On a beautiful late April evening, I tugged on my mask, descended some stairs and entered an Omaha bar for the first time in 13 months.
I was fully vaxxed, not quite relaxed and a little in awe of the scene before me. I heard the familiar clinking sounds, the low, comforting hum of a dozen relaxed conversations punctuated by the all-too-unfamiliar sound of strange and lovely laughter.
Before me lay a circular bar bathed in warm light and encircling what appeared to be…is that a…golden tree? A bartender shook a cocktail and several smartly-dressed couples perused menus and at that moment, my God, I would have believed I was in New York City or London or Paris or Heaven.
I was in none of those locales. I stood, instead, in the Cottonwood Room, the new basement craft cocktail bar in the newly remodeled midtown Omaha hotel by the same name.
What a way to return to the bar scene following 13 months of caution and two sweet, sweet shots of Moderna.
As a longtime Omahan, it annoys me greatly when people pay something a compliment by saying things like, “I can’t believe this is in Omaha!” and “I don’t feel like I’m in Omaha!”
The exact words rattling around in my brain when I walked into the Cottonwood Room: “I don’t feel like I’m in Omaha right now.”
So yes, I am a gigantic hypocrite. But it’s true. That is how I felt. Honestly, after a year spent shaking my own drinks in my kitchen, picking up takeout cocktails in sealed plastic cups, and making happy hour conversation with my cats, it is fair to assume that my usual standards may be a bit confused.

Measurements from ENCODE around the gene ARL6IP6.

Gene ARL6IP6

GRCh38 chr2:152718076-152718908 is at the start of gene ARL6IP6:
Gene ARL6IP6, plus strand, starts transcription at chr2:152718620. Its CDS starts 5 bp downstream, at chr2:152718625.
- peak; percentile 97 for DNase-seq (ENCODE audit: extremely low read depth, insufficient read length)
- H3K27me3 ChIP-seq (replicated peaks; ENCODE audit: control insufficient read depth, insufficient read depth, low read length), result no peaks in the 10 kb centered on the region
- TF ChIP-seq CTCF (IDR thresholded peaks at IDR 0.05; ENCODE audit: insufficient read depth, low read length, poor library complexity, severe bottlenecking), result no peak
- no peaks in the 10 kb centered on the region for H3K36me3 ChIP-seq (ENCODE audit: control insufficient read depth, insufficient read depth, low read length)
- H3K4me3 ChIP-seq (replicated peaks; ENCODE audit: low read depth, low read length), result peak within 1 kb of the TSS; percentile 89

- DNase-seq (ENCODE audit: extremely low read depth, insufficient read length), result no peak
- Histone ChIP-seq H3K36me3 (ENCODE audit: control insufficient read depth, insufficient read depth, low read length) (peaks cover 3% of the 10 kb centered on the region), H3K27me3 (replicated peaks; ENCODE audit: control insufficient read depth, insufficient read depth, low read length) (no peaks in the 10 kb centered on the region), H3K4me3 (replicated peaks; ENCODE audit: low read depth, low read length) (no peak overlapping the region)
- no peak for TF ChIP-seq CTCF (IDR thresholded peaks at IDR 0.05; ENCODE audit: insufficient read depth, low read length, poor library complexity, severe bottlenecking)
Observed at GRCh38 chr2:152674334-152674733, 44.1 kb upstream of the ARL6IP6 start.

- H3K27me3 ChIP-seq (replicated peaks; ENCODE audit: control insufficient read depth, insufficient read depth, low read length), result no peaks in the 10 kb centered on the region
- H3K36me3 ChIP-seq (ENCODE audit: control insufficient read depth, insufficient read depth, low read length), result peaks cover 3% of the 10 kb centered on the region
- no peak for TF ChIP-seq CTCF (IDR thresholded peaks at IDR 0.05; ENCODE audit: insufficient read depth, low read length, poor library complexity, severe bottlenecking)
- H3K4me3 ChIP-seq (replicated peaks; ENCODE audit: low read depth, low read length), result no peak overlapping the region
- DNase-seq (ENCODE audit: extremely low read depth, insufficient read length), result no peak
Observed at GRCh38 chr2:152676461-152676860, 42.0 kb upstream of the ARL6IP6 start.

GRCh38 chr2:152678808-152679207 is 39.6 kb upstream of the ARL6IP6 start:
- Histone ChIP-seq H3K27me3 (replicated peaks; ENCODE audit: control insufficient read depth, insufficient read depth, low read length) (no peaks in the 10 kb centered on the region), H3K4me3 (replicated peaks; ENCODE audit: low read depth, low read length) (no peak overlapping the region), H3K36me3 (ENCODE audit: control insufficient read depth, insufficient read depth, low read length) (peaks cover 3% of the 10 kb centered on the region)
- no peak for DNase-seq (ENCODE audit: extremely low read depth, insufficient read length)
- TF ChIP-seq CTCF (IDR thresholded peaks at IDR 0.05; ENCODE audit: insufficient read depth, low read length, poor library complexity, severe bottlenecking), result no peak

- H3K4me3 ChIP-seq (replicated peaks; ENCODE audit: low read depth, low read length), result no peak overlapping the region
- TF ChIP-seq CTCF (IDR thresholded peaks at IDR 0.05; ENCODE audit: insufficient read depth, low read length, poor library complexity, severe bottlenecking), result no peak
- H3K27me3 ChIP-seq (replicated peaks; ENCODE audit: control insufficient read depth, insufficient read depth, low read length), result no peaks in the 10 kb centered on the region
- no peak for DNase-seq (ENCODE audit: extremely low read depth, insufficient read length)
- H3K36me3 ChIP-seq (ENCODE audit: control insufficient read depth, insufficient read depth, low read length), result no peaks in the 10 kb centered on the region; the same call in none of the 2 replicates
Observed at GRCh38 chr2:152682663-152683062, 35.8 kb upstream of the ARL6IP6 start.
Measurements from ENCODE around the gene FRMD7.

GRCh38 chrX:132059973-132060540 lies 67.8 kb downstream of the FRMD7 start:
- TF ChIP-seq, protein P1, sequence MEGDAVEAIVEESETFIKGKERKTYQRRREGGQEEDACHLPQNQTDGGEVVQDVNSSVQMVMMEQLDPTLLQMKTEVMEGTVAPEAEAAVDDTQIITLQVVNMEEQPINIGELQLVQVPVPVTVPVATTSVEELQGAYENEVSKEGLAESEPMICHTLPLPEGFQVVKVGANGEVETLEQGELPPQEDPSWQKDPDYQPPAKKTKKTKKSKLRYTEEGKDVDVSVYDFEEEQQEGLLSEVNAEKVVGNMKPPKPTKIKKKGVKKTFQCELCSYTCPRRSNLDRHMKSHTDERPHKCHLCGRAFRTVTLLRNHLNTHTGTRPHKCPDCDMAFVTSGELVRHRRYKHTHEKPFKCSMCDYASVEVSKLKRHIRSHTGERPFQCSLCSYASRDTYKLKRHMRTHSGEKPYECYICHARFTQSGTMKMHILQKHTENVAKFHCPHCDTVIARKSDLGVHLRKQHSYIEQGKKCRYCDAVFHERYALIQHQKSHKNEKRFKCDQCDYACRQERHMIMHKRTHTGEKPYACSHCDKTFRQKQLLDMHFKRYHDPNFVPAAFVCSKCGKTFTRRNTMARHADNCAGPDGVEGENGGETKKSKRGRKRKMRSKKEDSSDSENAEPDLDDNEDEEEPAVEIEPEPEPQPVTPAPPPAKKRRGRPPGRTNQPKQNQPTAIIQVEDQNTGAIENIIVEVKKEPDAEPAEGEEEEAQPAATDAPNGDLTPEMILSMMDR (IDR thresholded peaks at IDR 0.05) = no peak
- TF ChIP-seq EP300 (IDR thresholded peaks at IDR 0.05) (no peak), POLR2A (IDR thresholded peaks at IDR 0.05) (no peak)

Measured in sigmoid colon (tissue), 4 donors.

But I’m not confused about this: The Cottonwood Room itself is impressive. And, during two visits, the cocktail experience, while not perfect, was easily good enough to guarantee I will be back many times in 2021.
During three separate visits to the bar and restaurant, Sarah and I tried a few old-school steakhouse cocktail standards: a Negroni, a Boulevardier and a Manhattan.
They were all made with care and consumed giddily and without complaint. A steakhouse or chop house or whatever you want to call it has to do the old school cocktail right. Many Omaha steakhouses simply do not. The Cottonwood does.
The bar’s “new school” cocktail list appears to be exactly as advertised: Newer cocktails invented by mixologists in the last decade or two.
A Paper Plane is a fantastic cocktail – in fact maybe my favorite cocktail – and it should be on more restaurant menus. I’m glad it’s on Cottonwood’s.
We also tried the Stark, which I had never had before. It’s a nice bourbon-yellow chartreuse-lemon-and honey number filled in a rocks glass filled with crushed ice. I will definitely have this when I go back.
Overall, the menu felt a little whiskey heavy and maybe a little safe. That safety makes perfect sense as the bar and the restaurant navigate their opening months. I hope that, over time, they will take more chances with the New School list and add a little more creativity.
One other small quibble: The Friday night wait for a round of drinks at the Orleans Room, the Cottonwood’s sister bar on the first floor of the hotel, stretched to a half-hour. Again: This makes some sense, especially with a packed house, a new staff, and likely an understaffed hotel owing to the current service industry labor crunch.
But downstairs, the service was as swift as you should expect in a craft cocktail bar. And any nicks in the armor should not obscure the following fact: This is some blingy f**king armor.
There really aren’t many sexier cocktail locales in Omaha than the Cottonwood. There are cool old photos on the walls here and comfortable chairs and fantastic local art sprinkled around the bar and restaurant. There is a video triptych of Platte River (at least I think that’s the Platte River) on the bar’s back wall and there’s a freaking golden tree and also the sort of upscale-yet-relaxed vibe I didn’t realize I was looking for until I entered the basement of the hotel.
So loosen your imaginary neckties, ladies and gents. Put on some real pants that button and everything.
The Cottonwood Room is posh. It’s lively without being packed. It’s fun.
It’s exactly where I needed it to be after 13 months of pandemic-era happy hour conversation with two teetotaler cats who only want to drink tap water.